The Himalaya ScarfInspired by the traditional painted houses of the Himalayan Kingdom of Bhutan
More about Bhutan's painted houses...
The elaborately painted houses of the Himalayan Kingdom of Bhutan are the inspiration behind the Himalaya Scarf.
The exposed exterior timbers of these traditional wood-framed houses are meticulously decorated with bands of floral motifs and abstract designs. Bhutan is a devoutly Buddhist country, and every element of this decoration is a symbol, or at least derives from a symbol of Buddhist significance. In addition to beautifying the house, such adornments can be seen as a prayer or meditation expressed in color and line with intent to attract good fortune and ward off evil.
Beams, cornices, doorways and particularly the rows of distinctive trefoil window frames are adorned with auspicious emblems such as the lotus and foliage and the sacred norbu jewel - the greatest of all gems revered for its wish-fulfilling potential. A flaming norbu amid a lotus flower forms the centrepiece of the Himalaya Scarf. Other favourite symbols are clouds, peony flowers and the dorji thunderbolt.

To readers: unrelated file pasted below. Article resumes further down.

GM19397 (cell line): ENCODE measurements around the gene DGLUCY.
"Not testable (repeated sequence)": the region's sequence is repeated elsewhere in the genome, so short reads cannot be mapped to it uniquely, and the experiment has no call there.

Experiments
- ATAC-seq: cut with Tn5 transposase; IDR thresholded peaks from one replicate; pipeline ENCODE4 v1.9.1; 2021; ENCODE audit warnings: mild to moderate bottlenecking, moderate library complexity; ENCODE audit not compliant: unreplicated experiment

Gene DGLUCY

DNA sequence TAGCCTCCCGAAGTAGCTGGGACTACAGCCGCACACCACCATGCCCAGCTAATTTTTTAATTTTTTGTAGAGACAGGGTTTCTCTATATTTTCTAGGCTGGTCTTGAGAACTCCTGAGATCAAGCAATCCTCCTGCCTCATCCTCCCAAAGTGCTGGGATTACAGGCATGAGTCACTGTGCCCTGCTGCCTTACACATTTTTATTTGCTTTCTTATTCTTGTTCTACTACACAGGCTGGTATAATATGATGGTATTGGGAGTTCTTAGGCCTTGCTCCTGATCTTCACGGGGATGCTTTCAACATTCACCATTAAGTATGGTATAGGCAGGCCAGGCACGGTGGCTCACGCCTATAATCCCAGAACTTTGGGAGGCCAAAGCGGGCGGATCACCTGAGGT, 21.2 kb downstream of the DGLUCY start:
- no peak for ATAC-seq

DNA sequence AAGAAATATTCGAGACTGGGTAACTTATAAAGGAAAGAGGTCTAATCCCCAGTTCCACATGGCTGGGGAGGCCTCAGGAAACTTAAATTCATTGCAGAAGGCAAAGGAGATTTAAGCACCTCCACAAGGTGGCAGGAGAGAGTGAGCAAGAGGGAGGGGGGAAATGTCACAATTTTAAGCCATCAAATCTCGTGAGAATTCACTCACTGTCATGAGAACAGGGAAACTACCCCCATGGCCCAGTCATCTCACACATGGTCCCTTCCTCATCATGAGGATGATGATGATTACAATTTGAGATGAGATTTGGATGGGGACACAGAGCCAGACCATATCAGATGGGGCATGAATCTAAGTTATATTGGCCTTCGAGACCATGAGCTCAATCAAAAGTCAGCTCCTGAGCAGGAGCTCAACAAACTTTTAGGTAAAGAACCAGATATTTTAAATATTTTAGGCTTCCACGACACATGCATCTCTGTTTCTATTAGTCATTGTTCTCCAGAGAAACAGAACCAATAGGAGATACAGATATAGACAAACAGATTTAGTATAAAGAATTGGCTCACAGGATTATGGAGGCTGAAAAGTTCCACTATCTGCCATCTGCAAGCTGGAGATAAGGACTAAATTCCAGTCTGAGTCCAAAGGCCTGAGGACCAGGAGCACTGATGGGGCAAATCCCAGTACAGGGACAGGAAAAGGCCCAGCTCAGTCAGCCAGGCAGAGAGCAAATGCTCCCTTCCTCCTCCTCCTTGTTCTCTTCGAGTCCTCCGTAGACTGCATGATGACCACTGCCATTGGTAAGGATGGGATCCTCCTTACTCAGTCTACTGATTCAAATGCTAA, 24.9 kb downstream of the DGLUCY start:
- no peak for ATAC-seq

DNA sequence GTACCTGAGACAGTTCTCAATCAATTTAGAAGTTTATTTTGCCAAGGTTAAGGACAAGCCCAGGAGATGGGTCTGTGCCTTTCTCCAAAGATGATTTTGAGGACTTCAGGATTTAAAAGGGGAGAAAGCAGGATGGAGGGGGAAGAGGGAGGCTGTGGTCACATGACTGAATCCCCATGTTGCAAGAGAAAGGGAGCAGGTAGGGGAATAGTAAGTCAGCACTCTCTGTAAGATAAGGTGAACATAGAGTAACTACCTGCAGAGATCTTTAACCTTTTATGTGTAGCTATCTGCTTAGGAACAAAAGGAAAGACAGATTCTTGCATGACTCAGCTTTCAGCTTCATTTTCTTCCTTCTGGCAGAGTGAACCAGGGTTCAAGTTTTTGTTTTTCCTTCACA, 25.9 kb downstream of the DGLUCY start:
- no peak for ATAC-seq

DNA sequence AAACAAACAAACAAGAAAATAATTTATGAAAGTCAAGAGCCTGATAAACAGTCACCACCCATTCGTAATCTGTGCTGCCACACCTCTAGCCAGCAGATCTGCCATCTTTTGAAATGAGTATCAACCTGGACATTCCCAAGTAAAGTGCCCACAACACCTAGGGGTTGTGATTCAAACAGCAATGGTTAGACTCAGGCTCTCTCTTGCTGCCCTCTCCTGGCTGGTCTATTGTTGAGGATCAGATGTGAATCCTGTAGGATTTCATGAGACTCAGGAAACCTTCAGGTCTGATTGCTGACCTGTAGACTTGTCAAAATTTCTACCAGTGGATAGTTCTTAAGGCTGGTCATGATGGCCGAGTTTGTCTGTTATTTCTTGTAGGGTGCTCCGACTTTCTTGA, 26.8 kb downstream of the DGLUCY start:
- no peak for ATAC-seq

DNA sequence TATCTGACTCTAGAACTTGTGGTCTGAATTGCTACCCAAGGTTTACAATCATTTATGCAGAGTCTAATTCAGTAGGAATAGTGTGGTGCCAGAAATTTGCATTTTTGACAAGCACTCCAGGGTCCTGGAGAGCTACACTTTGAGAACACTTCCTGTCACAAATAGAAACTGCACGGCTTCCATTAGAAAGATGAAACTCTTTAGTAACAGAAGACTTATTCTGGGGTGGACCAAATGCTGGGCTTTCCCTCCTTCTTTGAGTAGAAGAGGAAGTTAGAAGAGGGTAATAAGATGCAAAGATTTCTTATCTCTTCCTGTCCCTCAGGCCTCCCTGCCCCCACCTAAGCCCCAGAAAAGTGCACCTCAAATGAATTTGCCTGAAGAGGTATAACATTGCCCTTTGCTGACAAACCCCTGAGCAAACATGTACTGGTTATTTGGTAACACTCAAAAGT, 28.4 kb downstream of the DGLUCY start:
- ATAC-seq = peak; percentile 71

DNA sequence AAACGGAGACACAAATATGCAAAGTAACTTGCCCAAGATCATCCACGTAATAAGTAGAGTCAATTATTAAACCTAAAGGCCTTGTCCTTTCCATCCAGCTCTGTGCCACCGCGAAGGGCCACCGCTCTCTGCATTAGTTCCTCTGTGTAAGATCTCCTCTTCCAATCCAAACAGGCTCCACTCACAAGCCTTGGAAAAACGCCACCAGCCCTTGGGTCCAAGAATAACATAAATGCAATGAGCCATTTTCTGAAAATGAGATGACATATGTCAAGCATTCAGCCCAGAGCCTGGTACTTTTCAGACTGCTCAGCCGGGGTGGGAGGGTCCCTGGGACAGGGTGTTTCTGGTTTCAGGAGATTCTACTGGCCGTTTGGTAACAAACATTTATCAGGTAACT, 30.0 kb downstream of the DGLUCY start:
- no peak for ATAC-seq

The outlines of the designs are applied to the timber using stencils, then painted in using a variety of rich colors. Traditionally the dyes and paints available in Bhutan consisted of just four natural pigments extracted from the soil: white, red-brown, orange-red and a very dark blue-black. By combining these four pigments the painter is able to achieve a wide range of colors and shades.
The overall effect is delightful and the houses lend an almost fairy tale quality to the green valleys of Bhutan.